Tuesday, March 27, 2018

Marching For Whatever You Already Support

What a field day for the heat
A thousand people in the street
Singing songs and carrying signs
Mostly saying, "hooray for our side"
(Buffalo Springfield, For What It’s Worth)


This past weekend we saw a March For Our Lives over gun violence in our nation. Youth and their supporters marched for an end to school shootings. Unfortunately, the March and the reactions to it confirm one tragic fact about America—most people have already made up their minds about what it all means and anyone who disagrees is considered a tool or a willing accomplice of all that is evil. Whoever disagrees is a terrible person who doesn’t care about children dying or having a dictatorship (choose whichever fits your own narrative.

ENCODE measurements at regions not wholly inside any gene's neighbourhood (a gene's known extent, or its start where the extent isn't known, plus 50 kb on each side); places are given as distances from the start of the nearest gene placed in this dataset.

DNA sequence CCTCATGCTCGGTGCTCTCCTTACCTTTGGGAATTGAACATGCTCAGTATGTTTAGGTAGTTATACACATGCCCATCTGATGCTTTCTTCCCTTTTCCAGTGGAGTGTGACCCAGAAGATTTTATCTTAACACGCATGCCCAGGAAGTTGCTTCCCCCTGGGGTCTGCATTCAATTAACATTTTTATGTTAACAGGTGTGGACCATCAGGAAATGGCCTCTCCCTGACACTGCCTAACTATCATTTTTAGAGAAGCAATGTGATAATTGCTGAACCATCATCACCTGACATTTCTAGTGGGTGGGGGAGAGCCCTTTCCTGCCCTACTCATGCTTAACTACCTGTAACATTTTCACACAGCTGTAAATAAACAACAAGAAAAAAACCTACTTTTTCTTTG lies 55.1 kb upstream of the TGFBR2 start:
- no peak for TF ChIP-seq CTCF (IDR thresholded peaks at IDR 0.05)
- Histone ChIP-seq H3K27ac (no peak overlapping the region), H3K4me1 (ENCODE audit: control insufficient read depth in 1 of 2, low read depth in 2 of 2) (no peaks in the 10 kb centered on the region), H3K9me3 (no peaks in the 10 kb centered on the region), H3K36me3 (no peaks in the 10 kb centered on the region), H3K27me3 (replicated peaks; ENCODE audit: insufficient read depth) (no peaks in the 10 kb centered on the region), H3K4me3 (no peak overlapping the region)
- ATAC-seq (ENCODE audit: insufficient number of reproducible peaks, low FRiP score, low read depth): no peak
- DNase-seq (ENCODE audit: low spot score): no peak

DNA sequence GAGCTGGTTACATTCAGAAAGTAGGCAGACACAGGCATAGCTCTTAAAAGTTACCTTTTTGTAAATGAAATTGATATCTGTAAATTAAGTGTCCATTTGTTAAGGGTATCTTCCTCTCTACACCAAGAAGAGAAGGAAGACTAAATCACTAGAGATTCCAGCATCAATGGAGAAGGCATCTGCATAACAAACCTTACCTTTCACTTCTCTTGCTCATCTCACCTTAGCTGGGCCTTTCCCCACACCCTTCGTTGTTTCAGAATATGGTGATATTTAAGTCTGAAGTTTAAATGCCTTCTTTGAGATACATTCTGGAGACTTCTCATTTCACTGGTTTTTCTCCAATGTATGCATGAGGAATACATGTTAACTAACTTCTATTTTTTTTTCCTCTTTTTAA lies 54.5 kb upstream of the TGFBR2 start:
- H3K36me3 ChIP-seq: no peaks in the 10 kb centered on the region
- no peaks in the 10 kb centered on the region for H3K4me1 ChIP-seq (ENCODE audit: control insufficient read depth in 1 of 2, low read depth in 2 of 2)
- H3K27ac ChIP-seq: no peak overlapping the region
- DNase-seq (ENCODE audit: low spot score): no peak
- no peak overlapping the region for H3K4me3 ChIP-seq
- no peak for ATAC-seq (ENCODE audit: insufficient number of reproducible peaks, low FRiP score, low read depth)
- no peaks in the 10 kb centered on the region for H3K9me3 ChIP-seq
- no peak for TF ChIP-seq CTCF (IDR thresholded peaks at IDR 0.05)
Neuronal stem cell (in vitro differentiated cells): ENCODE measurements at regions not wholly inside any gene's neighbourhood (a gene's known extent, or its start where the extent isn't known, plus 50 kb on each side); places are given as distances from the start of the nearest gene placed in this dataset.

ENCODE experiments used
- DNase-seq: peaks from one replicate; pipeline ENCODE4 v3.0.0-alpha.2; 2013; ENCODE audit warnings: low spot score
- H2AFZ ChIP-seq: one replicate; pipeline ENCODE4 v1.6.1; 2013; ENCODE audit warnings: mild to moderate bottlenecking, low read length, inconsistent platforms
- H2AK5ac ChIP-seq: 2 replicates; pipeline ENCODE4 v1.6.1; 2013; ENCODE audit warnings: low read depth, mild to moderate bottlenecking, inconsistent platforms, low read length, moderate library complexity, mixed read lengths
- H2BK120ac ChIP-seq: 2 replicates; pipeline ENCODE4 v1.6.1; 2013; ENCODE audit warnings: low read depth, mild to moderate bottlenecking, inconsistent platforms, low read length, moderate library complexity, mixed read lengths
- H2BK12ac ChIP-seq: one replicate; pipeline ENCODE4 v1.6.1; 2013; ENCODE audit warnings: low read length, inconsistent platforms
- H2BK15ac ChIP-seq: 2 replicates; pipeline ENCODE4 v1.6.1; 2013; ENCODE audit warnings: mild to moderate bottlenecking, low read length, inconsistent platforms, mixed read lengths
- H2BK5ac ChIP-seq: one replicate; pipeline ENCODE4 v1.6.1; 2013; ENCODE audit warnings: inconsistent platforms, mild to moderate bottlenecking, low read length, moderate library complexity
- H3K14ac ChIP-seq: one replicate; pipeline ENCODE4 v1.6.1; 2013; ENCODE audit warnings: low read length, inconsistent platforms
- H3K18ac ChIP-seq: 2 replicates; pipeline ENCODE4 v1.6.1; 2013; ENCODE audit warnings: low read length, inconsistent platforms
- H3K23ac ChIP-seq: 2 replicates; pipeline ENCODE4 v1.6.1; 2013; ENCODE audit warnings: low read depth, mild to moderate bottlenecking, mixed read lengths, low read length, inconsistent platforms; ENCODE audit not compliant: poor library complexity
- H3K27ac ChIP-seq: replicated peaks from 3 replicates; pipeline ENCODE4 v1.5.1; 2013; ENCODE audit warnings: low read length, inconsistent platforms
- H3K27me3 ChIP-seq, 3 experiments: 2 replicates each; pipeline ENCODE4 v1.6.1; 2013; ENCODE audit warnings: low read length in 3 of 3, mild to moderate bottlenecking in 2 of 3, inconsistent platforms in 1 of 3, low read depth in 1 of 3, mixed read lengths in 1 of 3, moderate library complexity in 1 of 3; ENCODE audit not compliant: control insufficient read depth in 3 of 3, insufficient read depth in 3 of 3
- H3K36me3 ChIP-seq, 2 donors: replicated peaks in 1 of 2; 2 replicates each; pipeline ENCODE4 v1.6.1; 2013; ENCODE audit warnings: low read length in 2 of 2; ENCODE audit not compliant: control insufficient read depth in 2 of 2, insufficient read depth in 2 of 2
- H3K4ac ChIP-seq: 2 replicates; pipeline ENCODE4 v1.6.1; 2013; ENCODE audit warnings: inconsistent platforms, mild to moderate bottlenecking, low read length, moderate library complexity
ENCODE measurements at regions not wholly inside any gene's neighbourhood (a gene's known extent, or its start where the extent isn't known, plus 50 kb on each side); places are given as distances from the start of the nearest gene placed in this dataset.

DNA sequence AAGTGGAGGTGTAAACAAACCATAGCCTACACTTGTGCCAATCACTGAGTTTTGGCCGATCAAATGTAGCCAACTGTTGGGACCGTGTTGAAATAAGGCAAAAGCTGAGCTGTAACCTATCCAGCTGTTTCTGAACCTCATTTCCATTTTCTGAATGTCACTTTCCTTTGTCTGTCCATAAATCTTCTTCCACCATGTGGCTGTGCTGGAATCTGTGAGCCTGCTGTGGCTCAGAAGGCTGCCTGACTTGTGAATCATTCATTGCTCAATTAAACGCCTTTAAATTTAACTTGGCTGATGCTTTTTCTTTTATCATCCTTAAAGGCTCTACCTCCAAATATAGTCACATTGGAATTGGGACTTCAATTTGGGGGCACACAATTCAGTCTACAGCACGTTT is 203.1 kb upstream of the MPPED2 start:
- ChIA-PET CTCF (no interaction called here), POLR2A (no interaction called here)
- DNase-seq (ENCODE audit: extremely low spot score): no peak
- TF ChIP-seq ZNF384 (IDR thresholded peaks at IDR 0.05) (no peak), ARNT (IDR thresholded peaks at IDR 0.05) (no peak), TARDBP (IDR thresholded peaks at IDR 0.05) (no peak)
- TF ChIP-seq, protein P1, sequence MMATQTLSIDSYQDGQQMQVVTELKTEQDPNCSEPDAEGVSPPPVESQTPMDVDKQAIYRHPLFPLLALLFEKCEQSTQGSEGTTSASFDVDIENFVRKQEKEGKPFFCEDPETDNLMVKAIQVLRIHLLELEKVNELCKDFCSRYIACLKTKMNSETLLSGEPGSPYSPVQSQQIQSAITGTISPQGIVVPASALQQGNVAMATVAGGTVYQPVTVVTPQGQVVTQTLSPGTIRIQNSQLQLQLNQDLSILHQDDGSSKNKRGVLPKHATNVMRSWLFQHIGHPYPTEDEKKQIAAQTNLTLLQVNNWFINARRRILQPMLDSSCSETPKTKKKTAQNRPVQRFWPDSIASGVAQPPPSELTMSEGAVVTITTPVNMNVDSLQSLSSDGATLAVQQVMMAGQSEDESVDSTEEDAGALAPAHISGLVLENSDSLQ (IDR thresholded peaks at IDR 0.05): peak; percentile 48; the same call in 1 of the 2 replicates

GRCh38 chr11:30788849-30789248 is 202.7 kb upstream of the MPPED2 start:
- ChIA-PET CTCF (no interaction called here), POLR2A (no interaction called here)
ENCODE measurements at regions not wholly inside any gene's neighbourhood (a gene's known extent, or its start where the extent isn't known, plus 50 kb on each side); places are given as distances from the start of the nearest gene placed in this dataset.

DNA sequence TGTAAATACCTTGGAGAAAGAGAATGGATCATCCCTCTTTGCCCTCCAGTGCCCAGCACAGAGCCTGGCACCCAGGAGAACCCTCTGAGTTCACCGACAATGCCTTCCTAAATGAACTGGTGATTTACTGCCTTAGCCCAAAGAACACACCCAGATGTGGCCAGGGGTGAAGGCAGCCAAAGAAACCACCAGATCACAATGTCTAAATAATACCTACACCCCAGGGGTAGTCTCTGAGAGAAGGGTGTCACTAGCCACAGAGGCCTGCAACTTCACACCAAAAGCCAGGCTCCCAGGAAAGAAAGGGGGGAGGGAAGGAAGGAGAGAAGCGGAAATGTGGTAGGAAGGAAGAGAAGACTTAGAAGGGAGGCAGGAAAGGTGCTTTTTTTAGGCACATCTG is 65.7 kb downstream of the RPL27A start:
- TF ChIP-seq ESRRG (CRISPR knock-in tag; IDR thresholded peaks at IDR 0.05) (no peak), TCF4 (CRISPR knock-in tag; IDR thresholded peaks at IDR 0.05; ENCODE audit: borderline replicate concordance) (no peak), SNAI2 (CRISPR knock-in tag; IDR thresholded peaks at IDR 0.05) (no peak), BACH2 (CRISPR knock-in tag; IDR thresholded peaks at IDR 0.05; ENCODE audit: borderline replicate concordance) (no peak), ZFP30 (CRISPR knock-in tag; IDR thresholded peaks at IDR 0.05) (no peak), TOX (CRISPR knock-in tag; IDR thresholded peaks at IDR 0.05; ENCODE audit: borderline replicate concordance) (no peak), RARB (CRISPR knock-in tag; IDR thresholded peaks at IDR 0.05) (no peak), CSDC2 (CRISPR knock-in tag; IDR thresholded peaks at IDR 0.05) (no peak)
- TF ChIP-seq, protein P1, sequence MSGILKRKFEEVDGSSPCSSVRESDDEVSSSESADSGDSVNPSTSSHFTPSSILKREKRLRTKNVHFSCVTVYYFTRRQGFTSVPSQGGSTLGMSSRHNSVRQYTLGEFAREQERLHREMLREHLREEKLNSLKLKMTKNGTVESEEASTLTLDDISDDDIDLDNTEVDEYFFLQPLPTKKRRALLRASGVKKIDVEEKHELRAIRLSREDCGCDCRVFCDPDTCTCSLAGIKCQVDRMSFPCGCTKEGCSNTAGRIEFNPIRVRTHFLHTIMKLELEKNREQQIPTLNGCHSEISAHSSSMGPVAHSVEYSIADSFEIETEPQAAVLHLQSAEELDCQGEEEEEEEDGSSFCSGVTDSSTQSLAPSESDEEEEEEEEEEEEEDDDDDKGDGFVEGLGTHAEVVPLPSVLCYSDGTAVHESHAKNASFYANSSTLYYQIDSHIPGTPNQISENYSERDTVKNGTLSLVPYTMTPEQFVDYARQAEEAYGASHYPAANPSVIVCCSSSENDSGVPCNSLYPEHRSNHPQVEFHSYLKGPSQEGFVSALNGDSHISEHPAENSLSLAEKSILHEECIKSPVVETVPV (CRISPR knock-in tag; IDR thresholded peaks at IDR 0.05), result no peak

I, like everyone else, have opinions about the March and what is right and wrong. But I don’t intend to discuss my views in this blog—I see the purpose of my blogging as urging people to follow the teaching of the Church, not to argue that my preferences are Church teaching. Trying to interject my personal political views into this would be counterproductive.

Three Questions Everyone Must Ask

As I see it, a Catholic view of any political protest requires us to ask three questions:
  1. What is it that is being opposed?
  2. What is proposed to replace it?
  3. Is the assessment of what is condemned and the proposed solution just?